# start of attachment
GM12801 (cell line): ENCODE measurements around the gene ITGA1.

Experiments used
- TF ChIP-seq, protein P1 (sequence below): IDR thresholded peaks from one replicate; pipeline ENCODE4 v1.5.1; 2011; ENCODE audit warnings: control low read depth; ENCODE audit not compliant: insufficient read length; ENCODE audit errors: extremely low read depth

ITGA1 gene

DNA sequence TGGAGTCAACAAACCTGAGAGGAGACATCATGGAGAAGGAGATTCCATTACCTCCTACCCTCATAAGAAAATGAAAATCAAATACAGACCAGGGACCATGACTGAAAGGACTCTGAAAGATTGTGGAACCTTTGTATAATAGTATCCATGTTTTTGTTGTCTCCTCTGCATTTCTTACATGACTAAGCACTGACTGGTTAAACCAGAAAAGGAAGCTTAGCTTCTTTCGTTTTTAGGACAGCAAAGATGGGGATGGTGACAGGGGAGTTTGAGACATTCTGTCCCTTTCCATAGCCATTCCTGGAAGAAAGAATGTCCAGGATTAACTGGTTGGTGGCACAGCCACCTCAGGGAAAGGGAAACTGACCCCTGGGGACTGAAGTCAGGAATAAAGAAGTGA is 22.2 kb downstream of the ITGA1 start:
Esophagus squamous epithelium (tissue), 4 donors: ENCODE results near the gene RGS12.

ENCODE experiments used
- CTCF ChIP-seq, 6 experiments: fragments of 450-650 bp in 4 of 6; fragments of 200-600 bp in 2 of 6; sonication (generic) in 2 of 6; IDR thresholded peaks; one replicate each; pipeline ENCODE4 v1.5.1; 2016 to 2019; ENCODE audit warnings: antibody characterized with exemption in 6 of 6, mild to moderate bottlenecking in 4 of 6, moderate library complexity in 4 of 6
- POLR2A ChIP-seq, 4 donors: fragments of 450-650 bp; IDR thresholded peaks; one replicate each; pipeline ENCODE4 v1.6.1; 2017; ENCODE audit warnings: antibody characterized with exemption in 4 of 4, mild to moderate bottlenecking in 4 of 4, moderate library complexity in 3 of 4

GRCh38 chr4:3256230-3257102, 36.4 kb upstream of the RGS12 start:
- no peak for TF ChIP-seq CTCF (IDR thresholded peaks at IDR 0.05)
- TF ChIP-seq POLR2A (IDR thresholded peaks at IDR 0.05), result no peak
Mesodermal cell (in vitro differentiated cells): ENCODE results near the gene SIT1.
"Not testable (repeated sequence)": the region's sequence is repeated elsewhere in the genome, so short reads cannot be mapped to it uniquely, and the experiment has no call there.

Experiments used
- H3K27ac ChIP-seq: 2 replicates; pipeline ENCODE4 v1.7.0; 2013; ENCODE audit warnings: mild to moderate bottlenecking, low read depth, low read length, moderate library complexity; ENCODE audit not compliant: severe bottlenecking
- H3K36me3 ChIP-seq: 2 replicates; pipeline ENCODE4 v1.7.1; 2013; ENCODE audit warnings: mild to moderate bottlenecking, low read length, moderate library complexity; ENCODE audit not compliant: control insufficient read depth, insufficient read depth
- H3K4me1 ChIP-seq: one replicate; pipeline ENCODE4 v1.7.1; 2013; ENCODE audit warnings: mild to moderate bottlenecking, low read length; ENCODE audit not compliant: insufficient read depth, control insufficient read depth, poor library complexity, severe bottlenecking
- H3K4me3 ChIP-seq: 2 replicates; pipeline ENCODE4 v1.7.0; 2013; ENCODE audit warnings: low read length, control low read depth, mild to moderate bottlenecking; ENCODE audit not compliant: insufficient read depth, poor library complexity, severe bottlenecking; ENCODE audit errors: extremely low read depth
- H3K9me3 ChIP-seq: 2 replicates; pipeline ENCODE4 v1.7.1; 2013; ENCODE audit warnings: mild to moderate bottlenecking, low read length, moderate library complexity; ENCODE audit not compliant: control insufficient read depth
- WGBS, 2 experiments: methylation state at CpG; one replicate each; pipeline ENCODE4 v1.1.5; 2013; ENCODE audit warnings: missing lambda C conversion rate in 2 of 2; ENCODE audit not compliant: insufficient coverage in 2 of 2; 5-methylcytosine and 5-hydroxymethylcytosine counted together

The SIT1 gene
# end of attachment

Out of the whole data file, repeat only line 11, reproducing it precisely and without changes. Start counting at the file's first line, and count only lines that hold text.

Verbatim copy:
- no peak for TF ChIP-seq CTCF (IDR thresholded peaks at IDR 0.05)